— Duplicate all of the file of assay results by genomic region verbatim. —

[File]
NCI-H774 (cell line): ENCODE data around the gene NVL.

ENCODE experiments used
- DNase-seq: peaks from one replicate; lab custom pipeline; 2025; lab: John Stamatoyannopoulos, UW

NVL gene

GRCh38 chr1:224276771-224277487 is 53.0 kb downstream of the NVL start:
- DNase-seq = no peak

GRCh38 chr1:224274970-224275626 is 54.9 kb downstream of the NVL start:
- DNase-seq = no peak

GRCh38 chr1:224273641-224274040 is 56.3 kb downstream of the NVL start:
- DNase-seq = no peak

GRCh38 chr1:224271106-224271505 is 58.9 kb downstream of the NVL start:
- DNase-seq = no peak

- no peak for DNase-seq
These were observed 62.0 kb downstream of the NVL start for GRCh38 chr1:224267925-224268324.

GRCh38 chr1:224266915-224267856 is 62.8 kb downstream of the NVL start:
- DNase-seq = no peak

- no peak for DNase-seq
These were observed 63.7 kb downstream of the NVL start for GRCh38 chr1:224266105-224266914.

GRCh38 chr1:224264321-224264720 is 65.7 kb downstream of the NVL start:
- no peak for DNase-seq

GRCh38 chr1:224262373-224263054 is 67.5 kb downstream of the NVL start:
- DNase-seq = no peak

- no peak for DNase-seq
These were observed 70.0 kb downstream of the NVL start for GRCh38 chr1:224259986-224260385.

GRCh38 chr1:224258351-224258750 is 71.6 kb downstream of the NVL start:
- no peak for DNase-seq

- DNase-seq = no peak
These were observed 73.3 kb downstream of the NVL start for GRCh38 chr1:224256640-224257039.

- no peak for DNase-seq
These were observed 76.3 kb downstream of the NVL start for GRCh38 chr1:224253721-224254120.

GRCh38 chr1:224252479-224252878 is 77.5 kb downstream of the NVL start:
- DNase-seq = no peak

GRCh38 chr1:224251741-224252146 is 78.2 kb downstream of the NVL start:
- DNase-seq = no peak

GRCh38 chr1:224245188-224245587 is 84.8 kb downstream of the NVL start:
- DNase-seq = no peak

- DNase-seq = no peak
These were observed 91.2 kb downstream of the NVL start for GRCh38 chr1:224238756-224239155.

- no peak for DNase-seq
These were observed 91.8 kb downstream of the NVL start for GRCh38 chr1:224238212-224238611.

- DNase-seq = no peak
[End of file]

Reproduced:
NCI-H774 (cell line): ENCODE data around the gene NVL.

ENCODE experiments used
- DNase-seq: peaks from one replicate; lab custom pipeline; 2025; lab: John Stamatoyannopoulos, UW

NVL gene

GRCh38 chr1:224276771-224277487 is 53.0 kb downstream of the NVL start:
- DNase-seq = no peak

GRCh38 chr1:224274970-224275626 is 54.9 kb downstream of the NVL start:
- DNase-seq = no peak

GRCh38 chr1:224273641-224274040 is 56.3 kb downstream of the NVL start:
- DNase-seq = no peak

GRCh38 chr1:224271106-224271505 is 58.9 kb downstream of the NVL start:
- DNase-seq = no peak

- no peak for DNase-seq
These were observed 62.0 kb downstream of the NVL start for GRCh38 chr1:224267925-224268324.

GRCh38 chr1:224266915-224267856 is 62.8 kb downstream of the NVL start:
- DNase-seq = no peak

- no peak for DNase-seq
These were observed 63.7 kb downstream of the NVL start for GRCh38 chr1:224266105-224266914.

GRCh38 chr1:224264321-224264720 is 65.7 kb downstream of the NVL start:
- no peak for DNase-seq

GRCh38 chr1:224262373-224263054 is 67.5 kb downstream of the NVL start:
- DNase-seq = no peak

- no peak for DNase-seq
These were observed 70.0 kb downstream of the NVL start for GRCh38 chr1:224259986-224260385.

GRCh38 chr1:224258351-224258750 is 71.6 kb downstream of the NVL start:
- no peak for DNase-seq

- DNase-seq = no peak
These were observed 73.3 kb downstream of the NVL start for GRCh38 chr1:224256640-224257039.

- no peak for DNase-seq
These were observed 76.3 kb downstream of the NVL start for GRCh38 chr1:224253721-224254120.

GRCh38 chr1:224252479-224252878 is 77.5 kb downstream of the NVL start:
- DNase-seq = no peak

GRCh38 chr1:224251741-224252146 is 78.2 kb downstream of the NVL start:
- DNase-seq = no peak

GRCh38 chr1:224245188-224245587 is 84.8 kb downstream of the NVL start:
- DNase-seq = no peak

- DNase-seq = no peak
These were observed 91.2 kb downstream of the NVL start for GRCh38 chr1:224238756-224239155.

- no peak for DNase-seq
These were observed 91.8 kb downstream of the NVL start for GRCh38 chr1:224238212-224238611.

- DNase-seq = no peak